Academic and General Training
IELTS is available in two formats – Academic and General Training.
The Academic Reading and Writing tests assess whether a candidate is ready to study or train in the medium of English at an undergraduate or postgraduate level. Admission to undergraduate and postgraduate courses is based on the results of these tests.
The General Training Reading and Writing tests are not designed to test the full range of formal language skills required for academic purposes, but emphasise basic survival skills in a broad social and educational context. General Training is suitable for candidates who are going to English-speaking countries to complete their secondary education, to undertake work experience or training programmes not at degree level, or for immigration purposes to Australia, Canada and New Zealand. It is the responsibility of the candidate to inform the test centre whether they wish to take the Academic or General Training Modules.
Candidates are tested in listening, reading, writing and speaking. All candidates take the same Listening and Speaking tests. There is a choice between Academic and General Training in the Reading and Writing tests. The tests are designed to cover the full range of ability from non-user to expert user. The first three tests – Listening, Reading and Writing – must be completed in one day. There is no break between the tests. The Speaking test may be taken, at the discretion of the test centre, in the period seven days before or after the other tests. A computerised version of IELTS Listening, Reading and Writing tests (CB IELTS) is available at selected centres, but all centres will continue to offer paper-based IELTS and candidates will be given the choice of the medium in which they wish to take the test.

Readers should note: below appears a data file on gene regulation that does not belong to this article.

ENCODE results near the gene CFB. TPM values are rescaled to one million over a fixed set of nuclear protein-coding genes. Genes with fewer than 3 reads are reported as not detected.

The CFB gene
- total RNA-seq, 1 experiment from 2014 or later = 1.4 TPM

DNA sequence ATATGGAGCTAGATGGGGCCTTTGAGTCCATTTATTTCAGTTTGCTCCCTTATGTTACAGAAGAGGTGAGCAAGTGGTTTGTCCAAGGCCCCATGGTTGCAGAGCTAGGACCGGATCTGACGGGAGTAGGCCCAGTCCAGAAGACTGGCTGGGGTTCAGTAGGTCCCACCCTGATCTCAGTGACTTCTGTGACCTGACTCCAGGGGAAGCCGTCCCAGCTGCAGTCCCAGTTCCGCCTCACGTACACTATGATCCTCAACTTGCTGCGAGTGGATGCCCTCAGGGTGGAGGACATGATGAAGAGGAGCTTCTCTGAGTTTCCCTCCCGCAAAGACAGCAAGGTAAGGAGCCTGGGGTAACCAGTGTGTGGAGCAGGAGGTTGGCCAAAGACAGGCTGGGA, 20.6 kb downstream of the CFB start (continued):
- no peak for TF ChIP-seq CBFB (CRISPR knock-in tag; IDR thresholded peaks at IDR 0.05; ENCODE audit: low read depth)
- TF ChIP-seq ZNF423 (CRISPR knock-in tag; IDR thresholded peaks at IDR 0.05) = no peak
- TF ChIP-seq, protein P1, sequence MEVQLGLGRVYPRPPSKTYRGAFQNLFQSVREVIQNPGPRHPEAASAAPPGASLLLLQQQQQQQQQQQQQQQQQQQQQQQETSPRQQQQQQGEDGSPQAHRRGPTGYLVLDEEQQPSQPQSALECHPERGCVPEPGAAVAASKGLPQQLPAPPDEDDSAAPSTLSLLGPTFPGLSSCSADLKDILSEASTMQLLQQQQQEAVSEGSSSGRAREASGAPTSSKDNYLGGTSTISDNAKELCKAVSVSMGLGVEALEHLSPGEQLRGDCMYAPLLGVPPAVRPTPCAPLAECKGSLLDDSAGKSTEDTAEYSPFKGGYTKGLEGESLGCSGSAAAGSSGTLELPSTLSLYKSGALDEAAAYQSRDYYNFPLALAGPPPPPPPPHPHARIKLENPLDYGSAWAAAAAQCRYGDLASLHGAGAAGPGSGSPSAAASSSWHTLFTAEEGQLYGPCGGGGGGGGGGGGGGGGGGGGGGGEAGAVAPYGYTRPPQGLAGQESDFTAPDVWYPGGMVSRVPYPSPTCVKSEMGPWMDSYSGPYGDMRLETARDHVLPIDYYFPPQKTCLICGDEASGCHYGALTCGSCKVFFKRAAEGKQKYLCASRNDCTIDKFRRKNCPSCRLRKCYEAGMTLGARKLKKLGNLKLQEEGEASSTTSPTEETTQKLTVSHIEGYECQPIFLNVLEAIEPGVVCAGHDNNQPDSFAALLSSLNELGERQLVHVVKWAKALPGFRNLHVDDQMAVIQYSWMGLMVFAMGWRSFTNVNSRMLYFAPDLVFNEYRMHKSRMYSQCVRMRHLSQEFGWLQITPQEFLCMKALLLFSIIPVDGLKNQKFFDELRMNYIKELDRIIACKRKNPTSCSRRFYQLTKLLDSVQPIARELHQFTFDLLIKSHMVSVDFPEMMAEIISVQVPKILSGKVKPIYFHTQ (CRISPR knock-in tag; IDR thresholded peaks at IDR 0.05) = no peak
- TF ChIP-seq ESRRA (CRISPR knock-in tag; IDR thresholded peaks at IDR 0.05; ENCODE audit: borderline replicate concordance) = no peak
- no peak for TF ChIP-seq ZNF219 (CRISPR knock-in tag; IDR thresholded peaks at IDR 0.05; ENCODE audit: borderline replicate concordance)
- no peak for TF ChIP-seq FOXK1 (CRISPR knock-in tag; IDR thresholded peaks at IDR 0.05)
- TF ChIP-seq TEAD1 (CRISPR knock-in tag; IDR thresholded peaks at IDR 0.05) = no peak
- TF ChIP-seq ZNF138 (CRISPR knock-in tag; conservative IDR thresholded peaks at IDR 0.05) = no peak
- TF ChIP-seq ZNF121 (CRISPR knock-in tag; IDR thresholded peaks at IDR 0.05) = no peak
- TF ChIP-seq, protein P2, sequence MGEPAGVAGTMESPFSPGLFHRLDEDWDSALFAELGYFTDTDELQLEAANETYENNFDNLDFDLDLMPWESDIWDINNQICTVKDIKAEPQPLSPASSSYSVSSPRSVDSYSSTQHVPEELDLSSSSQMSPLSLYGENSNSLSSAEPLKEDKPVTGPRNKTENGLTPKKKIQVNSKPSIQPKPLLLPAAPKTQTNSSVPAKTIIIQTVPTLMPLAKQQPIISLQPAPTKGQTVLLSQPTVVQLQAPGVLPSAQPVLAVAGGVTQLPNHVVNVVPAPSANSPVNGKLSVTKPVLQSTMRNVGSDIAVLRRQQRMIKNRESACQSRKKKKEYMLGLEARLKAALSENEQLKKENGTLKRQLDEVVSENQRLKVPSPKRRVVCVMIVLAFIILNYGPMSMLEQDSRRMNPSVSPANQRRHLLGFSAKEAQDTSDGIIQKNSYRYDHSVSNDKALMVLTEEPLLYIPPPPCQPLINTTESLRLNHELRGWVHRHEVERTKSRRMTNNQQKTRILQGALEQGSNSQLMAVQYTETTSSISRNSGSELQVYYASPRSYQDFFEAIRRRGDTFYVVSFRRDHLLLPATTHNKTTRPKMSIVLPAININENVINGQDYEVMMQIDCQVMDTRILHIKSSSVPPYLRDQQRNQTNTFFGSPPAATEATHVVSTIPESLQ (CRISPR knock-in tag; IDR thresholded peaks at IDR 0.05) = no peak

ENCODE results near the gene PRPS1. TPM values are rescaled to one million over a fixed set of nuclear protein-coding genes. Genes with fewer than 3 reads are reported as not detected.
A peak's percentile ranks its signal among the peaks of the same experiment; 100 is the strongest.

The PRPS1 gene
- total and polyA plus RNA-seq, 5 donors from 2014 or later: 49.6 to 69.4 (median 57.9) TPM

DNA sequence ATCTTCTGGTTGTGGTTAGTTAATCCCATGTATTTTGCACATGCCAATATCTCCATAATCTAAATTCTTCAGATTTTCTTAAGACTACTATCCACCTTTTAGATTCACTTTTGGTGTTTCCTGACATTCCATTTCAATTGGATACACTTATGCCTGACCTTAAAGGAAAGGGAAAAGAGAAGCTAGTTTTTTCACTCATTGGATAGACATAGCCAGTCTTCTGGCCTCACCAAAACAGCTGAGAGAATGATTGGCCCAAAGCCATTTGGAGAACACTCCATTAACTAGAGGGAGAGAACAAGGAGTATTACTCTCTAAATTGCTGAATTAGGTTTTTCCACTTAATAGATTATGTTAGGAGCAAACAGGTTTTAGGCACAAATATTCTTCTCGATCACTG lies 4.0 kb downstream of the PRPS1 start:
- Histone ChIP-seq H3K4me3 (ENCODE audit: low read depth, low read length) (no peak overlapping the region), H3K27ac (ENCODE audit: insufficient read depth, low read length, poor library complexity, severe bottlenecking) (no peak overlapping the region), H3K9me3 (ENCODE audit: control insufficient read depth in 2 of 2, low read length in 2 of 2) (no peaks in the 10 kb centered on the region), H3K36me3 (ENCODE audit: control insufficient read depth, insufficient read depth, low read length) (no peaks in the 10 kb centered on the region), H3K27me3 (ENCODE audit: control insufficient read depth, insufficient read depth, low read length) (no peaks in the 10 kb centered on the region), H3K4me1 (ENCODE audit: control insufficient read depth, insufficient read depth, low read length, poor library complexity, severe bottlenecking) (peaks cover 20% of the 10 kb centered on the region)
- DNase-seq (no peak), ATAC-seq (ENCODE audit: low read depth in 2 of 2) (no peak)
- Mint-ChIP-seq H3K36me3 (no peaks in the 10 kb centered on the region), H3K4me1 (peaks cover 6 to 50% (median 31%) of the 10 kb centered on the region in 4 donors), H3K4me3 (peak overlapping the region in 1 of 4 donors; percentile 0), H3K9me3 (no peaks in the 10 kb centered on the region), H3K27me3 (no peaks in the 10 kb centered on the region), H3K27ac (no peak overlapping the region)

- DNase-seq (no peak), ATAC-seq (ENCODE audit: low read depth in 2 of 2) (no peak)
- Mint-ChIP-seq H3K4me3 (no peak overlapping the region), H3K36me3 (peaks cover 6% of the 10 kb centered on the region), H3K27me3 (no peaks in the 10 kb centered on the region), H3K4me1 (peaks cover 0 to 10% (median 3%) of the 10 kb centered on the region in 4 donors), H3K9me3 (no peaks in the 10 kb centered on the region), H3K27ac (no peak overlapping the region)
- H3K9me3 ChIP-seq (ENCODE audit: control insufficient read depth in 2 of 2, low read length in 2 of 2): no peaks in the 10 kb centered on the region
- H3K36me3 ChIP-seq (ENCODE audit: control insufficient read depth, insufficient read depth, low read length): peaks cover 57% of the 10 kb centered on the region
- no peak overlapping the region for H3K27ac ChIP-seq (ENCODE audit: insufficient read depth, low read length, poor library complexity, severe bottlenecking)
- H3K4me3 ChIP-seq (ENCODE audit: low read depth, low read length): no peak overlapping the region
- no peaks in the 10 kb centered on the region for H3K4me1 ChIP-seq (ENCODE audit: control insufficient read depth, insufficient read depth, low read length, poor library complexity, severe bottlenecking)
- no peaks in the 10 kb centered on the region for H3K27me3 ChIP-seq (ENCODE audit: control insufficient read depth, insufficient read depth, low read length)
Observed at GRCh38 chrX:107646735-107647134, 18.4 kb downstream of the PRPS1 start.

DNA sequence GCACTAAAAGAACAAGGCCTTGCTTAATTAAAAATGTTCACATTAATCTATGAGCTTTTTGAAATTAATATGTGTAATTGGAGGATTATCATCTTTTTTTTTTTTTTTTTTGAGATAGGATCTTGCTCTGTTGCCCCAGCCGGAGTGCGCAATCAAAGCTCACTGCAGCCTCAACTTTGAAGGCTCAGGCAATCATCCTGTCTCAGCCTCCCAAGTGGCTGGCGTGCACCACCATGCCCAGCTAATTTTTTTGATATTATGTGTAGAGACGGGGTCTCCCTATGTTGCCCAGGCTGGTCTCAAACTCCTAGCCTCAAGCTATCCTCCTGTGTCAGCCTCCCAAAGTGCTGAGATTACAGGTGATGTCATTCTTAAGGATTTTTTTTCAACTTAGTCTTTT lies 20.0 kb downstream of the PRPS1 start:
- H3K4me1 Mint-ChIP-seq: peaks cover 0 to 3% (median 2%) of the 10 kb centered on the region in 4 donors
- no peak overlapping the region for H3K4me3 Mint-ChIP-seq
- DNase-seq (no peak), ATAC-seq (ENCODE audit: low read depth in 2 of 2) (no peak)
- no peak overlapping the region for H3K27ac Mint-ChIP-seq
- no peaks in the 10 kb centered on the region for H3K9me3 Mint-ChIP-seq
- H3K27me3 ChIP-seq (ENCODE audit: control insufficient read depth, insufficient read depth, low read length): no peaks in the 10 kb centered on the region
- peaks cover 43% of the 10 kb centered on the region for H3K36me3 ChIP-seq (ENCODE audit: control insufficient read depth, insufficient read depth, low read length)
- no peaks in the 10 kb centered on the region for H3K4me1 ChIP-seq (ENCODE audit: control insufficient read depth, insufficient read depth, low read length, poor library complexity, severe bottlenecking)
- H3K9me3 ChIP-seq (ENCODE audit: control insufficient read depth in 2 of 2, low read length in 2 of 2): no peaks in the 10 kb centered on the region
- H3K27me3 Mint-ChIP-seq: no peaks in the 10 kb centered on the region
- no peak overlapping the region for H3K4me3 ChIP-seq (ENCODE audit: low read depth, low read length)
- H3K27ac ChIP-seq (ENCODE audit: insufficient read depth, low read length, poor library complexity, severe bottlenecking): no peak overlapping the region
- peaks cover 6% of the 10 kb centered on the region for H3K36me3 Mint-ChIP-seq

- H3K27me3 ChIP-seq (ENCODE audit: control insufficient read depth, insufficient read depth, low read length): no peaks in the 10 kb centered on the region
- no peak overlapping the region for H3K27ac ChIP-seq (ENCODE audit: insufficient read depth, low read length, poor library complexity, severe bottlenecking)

ELTS Band Scores
1 Non user
Essentially has no ability to use the language beyond possibly a few isolated words.
2 Intermittent user
No real communication is possible except for the most basic information using isolated words or short formulae in familiar situations and to meet immediate needs. Has great difficulty understanding spoken and written English.
3 Extremely limited user
Conveys and understands only general meaning in very familiar situations. Frequent breakdowns in communication occur.
4 Limited user
Basic competence is limited to familiar situations. Has a frequent problem in understanding and expression. Is not able to use complex language.
5 Modest user
Has partial command of the language, coping with overall meaning in most situations, though is likely to make many mistakes. Should be able to handle basic communication in own field.
6 Competent user
Has generally effective command of the language despite some inaccuracies, inappropriacies and misunderstandings. Can use and understand fairly complex language, particularly in familiar situations.
7 Good user
Has operational command of the language, though with occasional inaccuracies, inappropriacies and misunderstandings in some situations. Generally handles complex language well and understands detailed reasoning.
8 Very good user
Has fully operational command of the language with only occasional unsystematic inaccuracies and inappropriacies. Misunderstandings may occur in unfamiliar situations. Handles complex detailed argumentation well.
9 Expert user
Has fully operational command of the language: appropriate, accurate and fluent with complete understanding.